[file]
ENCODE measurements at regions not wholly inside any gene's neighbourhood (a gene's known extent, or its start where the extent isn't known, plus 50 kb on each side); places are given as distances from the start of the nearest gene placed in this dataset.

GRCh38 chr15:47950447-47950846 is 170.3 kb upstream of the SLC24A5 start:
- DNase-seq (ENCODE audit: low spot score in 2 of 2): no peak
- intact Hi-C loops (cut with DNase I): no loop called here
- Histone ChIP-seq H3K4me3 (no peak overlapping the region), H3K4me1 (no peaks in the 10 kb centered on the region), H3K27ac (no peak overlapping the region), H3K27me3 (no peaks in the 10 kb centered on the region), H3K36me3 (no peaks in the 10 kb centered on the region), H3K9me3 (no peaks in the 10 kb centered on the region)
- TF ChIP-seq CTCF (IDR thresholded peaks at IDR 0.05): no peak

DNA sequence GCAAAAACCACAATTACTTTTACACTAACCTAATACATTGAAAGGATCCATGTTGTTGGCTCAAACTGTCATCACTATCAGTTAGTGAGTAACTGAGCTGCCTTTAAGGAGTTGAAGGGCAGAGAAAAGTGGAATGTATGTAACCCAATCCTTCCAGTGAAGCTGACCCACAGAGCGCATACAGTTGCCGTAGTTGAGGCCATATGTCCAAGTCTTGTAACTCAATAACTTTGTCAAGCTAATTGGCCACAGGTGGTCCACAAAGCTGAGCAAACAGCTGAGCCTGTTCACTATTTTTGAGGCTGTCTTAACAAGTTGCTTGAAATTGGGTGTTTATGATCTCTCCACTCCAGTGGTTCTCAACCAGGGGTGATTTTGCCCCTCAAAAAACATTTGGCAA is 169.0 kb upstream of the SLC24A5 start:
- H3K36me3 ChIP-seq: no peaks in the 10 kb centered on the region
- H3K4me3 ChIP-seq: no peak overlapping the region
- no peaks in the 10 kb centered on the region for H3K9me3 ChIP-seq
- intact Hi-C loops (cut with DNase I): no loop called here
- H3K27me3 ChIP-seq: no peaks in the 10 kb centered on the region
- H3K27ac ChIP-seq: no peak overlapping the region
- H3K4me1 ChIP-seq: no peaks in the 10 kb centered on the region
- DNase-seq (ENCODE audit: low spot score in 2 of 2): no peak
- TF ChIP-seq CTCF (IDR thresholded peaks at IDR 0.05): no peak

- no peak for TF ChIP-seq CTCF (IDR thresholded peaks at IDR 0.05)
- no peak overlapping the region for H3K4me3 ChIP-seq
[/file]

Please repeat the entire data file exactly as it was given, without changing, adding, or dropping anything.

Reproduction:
ENCODE measurements at regions not wholly inside any gene's neighbourhood (a gene's known extent, or its start where the extent isn't known, plus 50 kb on each side); places are given as distances from the start of the nearest gene placed in this dataset.

GRCh38 chr15:47950447-47950846 is 170.3 kb upstream of the SLC24A5 start:
- DNase-seq (ENCODE audit: low spot score in 2 of 2): no peak
- intact Hi-C loops (cut with DNase I): no loop called here
- Histone ChIP-seq H3K4me3 (no peak overlapping the region), H3K4me1 (no peaks in the 10 kb centered on the region), H3K27ac (no peak overlapping the region), H3K27me3 (no peaks in the 10 kb centered on the region), H3K36me3 (no peaks in the 10 kb centered on the region), H3K9me3 (no peaks in the 10 kb centered on the region)
- TF ChIP-seq CTCF (IDR thresholded peaks at IDR 0.05): no peak

DNA sequence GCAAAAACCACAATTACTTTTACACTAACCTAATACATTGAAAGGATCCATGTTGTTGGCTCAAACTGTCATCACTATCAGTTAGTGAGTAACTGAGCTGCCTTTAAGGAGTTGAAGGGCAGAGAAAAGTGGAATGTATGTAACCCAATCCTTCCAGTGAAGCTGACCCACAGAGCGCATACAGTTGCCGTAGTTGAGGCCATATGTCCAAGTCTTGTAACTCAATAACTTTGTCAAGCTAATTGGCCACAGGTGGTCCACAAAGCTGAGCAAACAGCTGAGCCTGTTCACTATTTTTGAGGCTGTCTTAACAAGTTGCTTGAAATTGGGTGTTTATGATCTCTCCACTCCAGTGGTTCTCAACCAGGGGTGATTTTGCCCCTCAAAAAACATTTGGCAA is 169.0 kb upstream of the SLC24A5 start:
- H3K36me3 ChIP-seq: no peaks in the 10 kb centered on the region
- H3K4me3 ChIP-seq: no peak overlapping the region
- no peaks in the 10 kb centered on the region for H3K9me3 ChIP-seq
- intact Hi-C loops (cut with DNase I): no loop called here
- H3K27me3 ChIP-seq: no peaks in the 10 kb centered on the region
- H3K27ac ChIP-seq: no peak overlapping the region
- H3K4me1 ChIP-seq: no peaks in the 10 kb centered on the region
- DNase-seq (ENCODE audit: low spot score in 2 of 2): no peak
- TF ChIP-seq CTCF (IDR thresholded peaks at IDR 0.05): no peak

- no peak for TF ChIP-seq CTCF (IDR thresholded peaks at IDR 0.05)
- no peak overlapping the region for H3K4me3 ChIP-seq